Determinants of health and pediatric primary care practices

Andrew F. Beck, Megan M. Tschudy, Tumaini R. Coker, Kamila B. Mistry, Joanne E. Cox, Benjamin A. Gitterman, Lisa J. Chamberlain, Aimee M. Grace, Michael K. Hole, Perri E. Klass, Katherine S. Lobach, Christine T. Ma, Dipesh Navsaria, Kimberly D. Northrip, Matthew D. Sadof, Anita N. Shah, Arthur H. Fierman

    Research output: Contribution to journalArticlepeer-review


    More than 20% of children nationally live in poverty. Pediatric primary care practices are critical points-of-contact for these patients and their families. Practices must consider risks that are rooted in poverty as they determine how to best deliver family-centered care and move toward action on the social determinants of health. The Practice-Level Care Delivery Subgroup of the Academic Pediatric Association's Task Force on Poverty has developed a roadmap for pediatric providers and practices to use as they adopt clinical practice redesign strategies aimed at mitigating poverty's negative impact on child health and well-being. The present article describes how care structures and processes can be altered in ways that align with the needs of families living in poverty. Attention is paid to both facilitators of and barriers to successful redesign strategies. We also illustrate how such a roadmap can be adapted by practices depending on the degree of patient need and the availability of practice resources devoted to intervening on the social determinants of health. In addition, ways in which practices can advocate for families in their communities and nationally are identified. Finally, given the relative dearth of evidence for many poverty-focused interventions in primary care, areas that would benefit from more in-depth study are considered. Such a focus is especially relevant as practices consider how they can best help families mitigate the impact of povertyrelated risks in ways that promote long-term health and well-being for children.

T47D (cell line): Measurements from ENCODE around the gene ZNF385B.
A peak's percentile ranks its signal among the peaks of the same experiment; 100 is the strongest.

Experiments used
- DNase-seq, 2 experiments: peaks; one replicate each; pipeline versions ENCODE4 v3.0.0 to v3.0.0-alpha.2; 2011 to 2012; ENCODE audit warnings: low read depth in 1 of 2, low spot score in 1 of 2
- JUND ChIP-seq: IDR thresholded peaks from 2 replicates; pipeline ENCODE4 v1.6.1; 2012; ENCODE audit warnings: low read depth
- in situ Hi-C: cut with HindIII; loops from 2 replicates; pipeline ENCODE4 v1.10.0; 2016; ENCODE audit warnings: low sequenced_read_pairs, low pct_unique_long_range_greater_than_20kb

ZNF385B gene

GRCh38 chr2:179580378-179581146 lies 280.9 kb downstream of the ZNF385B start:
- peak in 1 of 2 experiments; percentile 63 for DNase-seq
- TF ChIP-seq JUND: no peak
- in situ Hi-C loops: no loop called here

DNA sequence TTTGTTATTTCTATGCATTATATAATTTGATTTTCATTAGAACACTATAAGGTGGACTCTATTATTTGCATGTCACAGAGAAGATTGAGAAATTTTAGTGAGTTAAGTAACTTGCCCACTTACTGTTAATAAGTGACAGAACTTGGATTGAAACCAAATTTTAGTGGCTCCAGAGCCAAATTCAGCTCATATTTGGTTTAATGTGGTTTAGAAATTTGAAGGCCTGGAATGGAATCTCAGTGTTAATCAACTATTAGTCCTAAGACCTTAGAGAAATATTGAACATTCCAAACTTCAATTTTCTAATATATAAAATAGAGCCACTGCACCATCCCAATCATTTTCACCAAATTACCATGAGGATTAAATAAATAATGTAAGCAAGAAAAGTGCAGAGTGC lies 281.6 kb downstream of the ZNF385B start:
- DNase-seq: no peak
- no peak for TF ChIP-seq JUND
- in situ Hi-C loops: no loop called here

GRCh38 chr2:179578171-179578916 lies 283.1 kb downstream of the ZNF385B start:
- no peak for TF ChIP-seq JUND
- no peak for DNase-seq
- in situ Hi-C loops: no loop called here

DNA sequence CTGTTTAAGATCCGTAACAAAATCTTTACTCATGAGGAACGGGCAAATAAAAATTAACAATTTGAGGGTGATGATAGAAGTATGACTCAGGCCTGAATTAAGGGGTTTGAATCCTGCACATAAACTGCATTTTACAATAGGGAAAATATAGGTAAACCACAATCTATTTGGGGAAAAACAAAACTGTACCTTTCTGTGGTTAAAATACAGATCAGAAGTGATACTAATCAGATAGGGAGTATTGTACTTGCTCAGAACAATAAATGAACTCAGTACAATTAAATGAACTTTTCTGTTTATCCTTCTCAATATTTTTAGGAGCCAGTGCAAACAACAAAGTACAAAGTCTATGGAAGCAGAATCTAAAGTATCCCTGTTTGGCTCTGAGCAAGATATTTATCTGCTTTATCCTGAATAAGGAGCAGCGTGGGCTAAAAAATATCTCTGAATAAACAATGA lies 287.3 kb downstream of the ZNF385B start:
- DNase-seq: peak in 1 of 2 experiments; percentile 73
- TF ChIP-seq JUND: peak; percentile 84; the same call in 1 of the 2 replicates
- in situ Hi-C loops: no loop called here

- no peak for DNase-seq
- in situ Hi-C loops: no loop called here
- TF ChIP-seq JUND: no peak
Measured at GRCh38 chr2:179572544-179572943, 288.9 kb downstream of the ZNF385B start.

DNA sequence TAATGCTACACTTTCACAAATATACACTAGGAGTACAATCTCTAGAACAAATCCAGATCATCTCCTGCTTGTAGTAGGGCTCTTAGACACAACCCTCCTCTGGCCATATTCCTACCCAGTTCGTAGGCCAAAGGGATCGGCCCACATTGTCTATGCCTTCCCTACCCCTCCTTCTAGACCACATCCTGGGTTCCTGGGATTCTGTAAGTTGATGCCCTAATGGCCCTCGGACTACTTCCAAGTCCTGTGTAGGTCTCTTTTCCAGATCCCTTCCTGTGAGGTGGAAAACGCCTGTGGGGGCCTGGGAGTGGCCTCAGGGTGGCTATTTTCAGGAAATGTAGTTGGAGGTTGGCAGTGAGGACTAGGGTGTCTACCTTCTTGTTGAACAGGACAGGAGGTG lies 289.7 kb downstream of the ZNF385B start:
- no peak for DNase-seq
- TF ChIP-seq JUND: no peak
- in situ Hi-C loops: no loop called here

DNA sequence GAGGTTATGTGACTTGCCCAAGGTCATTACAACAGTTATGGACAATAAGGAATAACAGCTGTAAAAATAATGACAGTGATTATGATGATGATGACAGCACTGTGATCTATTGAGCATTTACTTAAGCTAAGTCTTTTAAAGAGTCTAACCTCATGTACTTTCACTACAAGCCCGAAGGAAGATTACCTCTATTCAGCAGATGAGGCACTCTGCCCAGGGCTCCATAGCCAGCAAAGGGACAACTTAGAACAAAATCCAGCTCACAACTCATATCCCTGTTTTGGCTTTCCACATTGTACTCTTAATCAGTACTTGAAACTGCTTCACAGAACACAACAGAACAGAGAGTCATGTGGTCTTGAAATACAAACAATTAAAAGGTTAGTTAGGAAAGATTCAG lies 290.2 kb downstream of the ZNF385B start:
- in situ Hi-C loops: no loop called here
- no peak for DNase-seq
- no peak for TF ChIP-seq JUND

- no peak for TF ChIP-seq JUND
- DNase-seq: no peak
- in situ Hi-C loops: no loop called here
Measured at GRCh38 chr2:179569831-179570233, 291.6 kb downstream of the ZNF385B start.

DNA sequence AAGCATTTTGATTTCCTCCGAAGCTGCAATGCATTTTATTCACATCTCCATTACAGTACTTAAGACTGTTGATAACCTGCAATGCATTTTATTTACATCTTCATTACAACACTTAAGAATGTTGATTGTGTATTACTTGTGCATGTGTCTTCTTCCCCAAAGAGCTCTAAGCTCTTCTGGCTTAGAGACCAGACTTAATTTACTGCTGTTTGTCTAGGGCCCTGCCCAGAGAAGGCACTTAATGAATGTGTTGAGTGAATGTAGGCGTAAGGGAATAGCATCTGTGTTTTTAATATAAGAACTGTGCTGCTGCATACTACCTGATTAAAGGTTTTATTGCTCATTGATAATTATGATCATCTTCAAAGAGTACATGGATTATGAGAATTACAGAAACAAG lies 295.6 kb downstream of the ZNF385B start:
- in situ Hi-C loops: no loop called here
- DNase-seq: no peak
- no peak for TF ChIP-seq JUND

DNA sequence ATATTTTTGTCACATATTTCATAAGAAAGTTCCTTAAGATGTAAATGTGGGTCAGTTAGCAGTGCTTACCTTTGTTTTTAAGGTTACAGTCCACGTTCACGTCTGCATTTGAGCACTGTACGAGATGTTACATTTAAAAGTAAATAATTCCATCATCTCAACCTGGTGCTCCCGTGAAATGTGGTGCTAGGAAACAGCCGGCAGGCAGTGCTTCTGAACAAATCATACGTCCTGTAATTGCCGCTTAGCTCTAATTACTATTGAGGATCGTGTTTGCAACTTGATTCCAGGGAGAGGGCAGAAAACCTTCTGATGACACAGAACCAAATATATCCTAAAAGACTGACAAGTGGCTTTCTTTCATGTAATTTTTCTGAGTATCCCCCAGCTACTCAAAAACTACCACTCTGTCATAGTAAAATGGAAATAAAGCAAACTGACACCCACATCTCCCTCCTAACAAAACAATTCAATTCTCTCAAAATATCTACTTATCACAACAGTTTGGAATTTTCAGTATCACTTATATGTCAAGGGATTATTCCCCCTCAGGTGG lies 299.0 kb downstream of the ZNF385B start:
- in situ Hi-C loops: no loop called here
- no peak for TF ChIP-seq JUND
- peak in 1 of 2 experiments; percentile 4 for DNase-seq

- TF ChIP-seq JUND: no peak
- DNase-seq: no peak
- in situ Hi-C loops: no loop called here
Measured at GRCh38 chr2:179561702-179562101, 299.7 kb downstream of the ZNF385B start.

Original languageEnglish (US)
    Article numbere20153673
    Issue number3
    StatePublished - Mar 2016

    ASJC Scopus subject areas

    • Pediatrics, Perinatology, and Child Health


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